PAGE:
They were acutely aware of the losses laced into any adoption, even as “preferential adopters” — that is, people for whom adoption was a first choice, not a route chosen after struggling with infertility.

Their son can’t look in the mirror and see them reflected in his features. “There’s a loss for his birth parents that they don’t get to see him every day, growing into their future. In working with an open adoption agency, we can try to gain some of that back for everybody,” Lauren says.

They began working with Open Arms just months before the pandemic began, but continued the process — home study, background checks, family profile — online. Four days after the phone call came, they walked into the pediatric ward of a Delaware hospital to meet their son.

This baby seemed minuscule in comparison to the 1-year-olds in Lauren’s care. “I was looking at these newborn diapers and thought: This is like a tissue. I’ve never seen something so small.”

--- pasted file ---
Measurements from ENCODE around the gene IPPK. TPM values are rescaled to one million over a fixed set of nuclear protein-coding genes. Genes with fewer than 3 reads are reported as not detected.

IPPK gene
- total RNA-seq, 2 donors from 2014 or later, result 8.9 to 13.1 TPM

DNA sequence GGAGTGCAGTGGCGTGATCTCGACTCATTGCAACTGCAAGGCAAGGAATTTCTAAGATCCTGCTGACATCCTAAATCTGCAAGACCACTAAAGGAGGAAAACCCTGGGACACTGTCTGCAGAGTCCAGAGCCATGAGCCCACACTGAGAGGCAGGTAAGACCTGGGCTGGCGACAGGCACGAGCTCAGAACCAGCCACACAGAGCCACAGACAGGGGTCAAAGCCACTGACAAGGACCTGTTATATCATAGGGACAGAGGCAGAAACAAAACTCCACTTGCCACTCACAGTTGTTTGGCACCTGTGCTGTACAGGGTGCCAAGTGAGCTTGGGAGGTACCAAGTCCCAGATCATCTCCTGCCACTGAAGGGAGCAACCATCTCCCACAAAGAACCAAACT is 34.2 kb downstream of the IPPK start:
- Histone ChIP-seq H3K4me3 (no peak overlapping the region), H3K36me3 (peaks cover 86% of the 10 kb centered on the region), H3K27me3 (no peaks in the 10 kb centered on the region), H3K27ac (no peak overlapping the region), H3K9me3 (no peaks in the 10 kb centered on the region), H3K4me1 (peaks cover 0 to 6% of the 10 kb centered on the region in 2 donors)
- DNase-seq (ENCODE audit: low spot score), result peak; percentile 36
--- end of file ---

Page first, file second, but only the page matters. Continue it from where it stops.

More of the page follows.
For three weeks, they swapped 24-hour shifts in the hospital — ”baby boot camp,” Chris calls it. They brought Alfie home the day before Mother’s Day. Friends dropped off doughnuts and brought flowers. Now their extended family includes members of their son’s birth family; they send monthly updates and photos, and they’ve had two FaceTime calls together.

They feel honored, Lauren says, that Alfie’s birth parents chose them specifically — they said they were drawn, in part, by photos of her colorfully dyed hair and by Chris’ yen for fishing — to be linked in a lifelong relationship.

“We’re so appreciative that they entrusted us with taking care of and raising their child. … We’re excited that Alfie has people like them in his life.”